29 June 2018
The Biennale Danza, nested within the annual Venice Biennale, is one of the world's leading contemporary dance festivals. This year, 15 young dancers between 18-23 were selected to participate in the Biennale College Danza, an intensive three-month programme focused on training and interpretation which culminated with a performance of the 24 Préludes de Chopin by Marie Chouinard and a new creation by Daina Ashbee conceived for the Biennale College on 29 June. LASALLE BA(Hons) Dance graduand Isabel Phua, the only Singaporean dancer selected for this prestigious programme, shares her experience with us.
The Venice Biennale – one of the world's largest Arts events. It was an absolute honour to have had the chance to be in this beautiful city, and an even greater one to be part of this festival. Being one of two Asians and the only Singaporean in the course of the Biennale Danza 2018 was quite nerve-wracking, but it motivated me to make the best out of this once-in-a-lifetime opportunity.
A Day in the Life of a Biennale College Danza Dancer
During my three months in Venice, a typical day would be to get up at 8 AM, leave our lodgings by 9 AM, reach the studio before 9:30 AM and get our bodies warmed up and ready for the day. A rehearsal director from the Marie Chounaird Compagnie would come in to give us a technique class scattered with improvisation systems to aid in understanding the essence of the company repertoire, 24 Préludes de Chopin. Next, we would dive straight into the work, learning and perfecting the repertoire.
We also devoted two hours every day engaging in somatic practice with five masters from five practices; Authentic movement (Judith Koltai), Skinner Releasing Technique (Gaby Agis), Feldenkrais (Any Schulman), Alexander Technique (Tom Koch) and Continuum (Linda). This would continue till the end of the day when Daina Ashbee, the choreographer of the new work we were to engage in, arrived to explore and create with us.
The last three weeks were intense, in preparation for the upcoming performance on 29 June 2018. The greatest difficulty was to switch between the two vastly different styles so quickly and perform them both to the best of our abilities. The final performance was a success, having received positive feedback from the public who came to watch, and everyone truly feeling the synergy in the group of 15 young female dancers.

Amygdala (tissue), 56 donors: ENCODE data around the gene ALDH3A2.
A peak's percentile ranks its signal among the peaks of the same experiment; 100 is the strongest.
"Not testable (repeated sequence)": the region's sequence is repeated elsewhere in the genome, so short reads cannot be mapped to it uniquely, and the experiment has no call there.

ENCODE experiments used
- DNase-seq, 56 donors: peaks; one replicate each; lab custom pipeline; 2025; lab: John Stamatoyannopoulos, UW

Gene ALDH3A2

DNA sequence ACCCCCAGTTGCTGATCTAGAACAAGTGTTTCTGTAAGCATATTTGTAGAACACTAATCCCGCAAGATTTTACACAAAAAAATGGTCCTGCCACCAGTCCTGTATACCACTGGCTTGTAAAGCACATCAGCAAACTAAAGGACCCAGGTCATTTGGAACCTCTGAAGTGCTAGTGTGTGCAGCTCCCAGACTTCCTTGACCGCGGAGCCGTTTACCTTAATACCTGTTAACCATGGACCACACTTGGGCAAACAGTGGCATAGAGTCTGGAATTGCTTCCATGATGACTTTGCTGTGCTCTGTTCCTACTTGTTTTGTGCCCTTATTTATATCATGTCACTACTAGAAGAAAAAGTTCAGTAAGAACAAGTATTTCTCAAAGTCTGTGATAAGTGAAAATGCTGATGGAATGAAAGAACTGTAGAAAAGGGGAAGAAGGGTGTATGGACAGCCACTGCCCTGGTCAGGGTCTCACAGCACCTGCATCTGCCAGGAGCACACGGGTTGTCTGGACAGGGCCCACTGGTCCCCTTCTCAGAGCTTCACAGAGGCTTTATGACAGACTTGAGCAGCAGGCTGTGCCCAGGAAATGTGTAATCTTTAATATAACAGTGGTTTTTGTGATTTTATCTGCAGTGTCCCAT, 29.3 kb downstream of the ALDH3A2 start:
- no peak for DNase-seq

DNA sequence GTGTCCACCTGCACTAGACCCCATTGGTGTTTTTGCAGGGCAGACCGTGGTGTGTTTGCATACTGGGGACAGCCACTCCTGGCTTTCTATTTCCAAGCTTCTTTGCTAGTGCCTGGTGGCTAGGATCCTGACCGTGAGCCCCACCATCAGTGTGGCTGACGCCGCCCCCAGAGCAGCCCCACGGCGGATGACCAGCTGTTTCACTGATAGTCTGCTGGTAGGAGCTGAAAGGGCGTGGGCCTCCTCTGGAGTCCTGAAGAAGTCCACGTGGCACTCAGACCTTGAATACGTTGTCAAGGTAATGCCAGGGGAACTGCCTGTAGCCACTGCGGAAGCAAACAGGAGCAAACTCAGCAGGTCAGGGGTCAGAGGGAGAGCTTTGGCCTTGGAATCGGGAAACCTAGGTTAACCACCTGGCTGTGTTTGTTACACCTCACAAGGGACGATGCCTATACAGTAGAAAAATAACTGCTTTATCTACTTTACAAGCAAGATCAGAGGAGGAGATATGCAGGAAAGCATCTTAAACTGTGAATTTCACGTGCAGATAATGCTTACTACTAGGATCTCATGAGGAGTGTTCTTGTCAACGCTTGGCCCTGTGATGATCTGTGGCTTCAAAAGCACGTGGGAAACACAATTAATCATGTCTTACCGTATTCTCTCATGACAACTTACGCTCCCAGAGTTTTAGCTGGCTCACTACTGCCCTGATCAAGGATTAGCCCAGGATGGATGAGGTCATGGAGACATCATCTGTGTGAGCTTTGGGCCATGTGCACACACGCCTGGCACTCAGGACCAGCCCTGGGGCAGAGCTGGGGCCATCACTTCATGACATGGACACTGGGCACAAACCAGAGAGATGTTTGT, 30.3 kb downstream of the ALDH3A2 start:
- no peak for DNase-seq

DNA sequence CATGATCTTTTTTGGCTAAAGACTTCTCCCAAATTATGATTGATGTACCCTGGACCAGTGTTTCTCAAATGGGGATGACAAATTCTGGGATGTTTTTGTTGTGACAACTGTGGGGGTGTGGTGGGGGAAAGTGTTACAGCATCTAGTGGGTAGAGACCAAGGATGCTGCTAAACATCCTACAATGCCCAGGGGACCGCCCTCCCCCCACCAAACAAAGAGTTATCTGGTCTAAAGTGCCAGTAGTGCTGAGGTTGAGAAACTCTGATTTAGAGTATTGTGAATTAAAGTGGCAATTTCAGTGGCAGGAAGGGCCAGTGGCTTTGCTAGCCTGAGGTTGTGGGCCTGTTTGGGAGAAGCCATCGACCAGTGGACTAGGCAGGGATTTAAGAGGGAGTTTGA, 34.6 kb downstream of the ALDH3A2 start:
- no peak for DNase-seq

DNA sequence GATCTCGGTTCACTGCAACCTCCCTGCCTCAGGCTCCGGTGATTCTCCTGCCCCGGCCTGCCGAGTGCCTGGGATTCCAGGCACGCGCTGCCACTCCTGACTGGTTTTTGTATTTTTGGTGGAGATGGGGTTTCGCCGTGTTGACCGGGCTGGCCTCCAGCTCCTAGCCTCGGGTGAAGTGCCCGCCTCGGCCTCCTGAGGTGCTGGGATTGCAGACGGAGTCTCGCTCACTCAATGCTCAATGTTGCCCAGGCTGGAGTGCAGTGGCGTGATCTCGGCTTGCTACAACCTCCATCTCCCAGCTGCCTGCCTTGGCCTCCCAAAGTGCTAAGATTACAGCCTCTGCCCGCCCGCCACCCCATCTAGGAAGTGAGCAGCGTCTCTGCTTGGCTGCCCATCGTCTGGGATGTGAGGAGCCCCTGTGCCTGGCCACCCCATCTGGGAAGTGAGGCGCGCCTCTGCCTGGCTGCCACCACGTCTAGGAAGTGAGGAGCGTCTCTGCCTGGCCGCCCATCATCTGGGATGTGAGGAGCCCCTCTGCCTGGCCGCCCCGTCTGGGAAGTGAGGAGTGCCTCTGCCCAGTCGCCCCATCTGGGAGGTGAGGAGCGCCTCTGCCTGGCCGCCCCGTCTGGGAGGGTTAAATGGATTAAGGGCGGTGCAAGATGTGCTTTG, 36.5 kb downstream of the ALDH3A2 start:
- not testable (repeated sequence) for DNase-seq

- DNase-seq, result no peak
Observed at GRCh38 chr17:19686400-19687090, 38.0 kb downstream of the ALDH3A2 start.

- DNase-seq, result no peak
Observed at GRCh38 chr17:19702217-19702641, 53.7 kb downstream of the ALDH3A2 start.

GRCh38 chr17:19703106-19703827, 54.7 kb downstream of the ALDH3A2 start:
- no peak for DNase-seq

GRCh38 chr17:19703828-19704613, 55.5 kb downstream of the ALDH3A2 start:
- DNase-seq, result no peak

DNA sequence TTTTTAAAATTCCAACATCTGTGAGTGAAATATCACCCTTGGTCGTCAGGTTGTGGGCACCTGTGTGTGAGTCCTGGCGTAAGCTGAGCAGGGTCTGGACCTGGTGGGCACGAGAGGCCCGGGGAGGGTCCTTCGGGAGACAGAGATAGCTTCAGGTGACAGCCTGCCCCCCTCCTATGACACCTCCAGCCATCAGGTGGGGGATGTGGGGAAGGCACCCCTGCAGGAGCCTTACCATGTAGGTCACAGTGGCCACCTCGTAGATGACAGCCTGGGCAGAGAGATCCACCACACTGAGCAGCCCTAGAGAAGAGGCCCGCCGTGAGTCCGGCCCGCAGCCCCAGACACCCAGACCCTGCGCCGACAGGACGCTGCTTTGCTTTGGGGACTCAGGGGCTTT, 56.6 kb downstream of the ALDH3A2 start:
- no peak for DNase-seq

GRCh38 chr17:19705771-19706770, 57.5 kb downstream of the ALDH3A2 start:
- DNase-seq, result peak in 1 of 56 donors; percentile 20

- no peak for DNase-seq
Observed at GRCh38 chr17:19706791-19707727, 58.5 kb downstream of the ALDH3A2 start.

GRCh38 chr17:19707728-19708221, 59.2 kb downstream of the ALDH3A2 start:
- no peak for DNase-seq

Inspired to Explore New Waters
When I was in Venice, I realised how lucky I was to have received so much varied exposure in the three years at LASALLE. We had many international choreographers and were constantly tuned in to different somatic practices and choreographic approaches. Going to the Biennale with such information under my belt proved to be extremely helpful in understanding how to treat a class to get the most out of it. The Biennale happened at the best possible time, after graduation, serving as a perfect transition out of being an undergraduate. It provided an excellent starting point as a learning and growing artist in Singapore.
The three months inspired me greatly to explore new waters and build even more on the existing ones. It shifted a lot of plans I had for myself. I never had the courage to create work or perform, but having had the space and time to think and the right people to be surrounded by, it pushed me to desire this challenge and to cross the hurdle. In the last week, during the array of international performances, I was particularly stimulated by the works of dance artists Irina Baldini and Deborah Hay as well as by my former lecturer at LASALLE, Susan Sentler, who was present at the Biennale. These inspirations made it seem very possible that I could create a life in the art form of Dance back in Singapore.
I was extremely thankful for Susan, as not only did she encourage me and the students at LASALLE to apply for the Biennale, but also introduced me personally to the amazing choreographers and dancers during the festival week. Without her being there, I would never have had the opportunity to even dream of speaking or being connected with them.
A Shared Passion for Dance
Living in Venice felt like a fairytale. To wake up to such beautiful sights and weather everyday was unbelievable. This was the first time I was away from home for an extended period of time on my own and it was quite daunting. I was lucky enough to have friends who were ever so willing to help and share and to make life there as comfortable as possible.
Besides the work that we were doing in the studio, the international community we had was exciting, inspiring and definitely eye opening. From making pizzas in our apartment to working in the studio, the girls really showed me a different side of life and inspired me every day. It took some time for everyone to open up to each other due to the language barrier and the fact that most of us did not know anyone else in the group. However, as the classes went by and we shared blood, sweat and tears, we became a 15-strong group composed of 15 completely different individuals yet revealing an identical passion.
To the students who are yet to graduate, or those who have and are still holding back, just go for it, wherever, whenever, whatever. There is much to be gained and so little to lose.
Photos courtesy of La Biennale di Venezia - © A. Avezzù
Updated 25 Feb 2019
Isabel has been selected to be one of seven dancers for the Choreographer Project at Biennale Danza's Biennale College – Dance. She will work for 6 consecutive weeks with three young choreographers to present new work at the 13th International Festival of Contemporary Dance.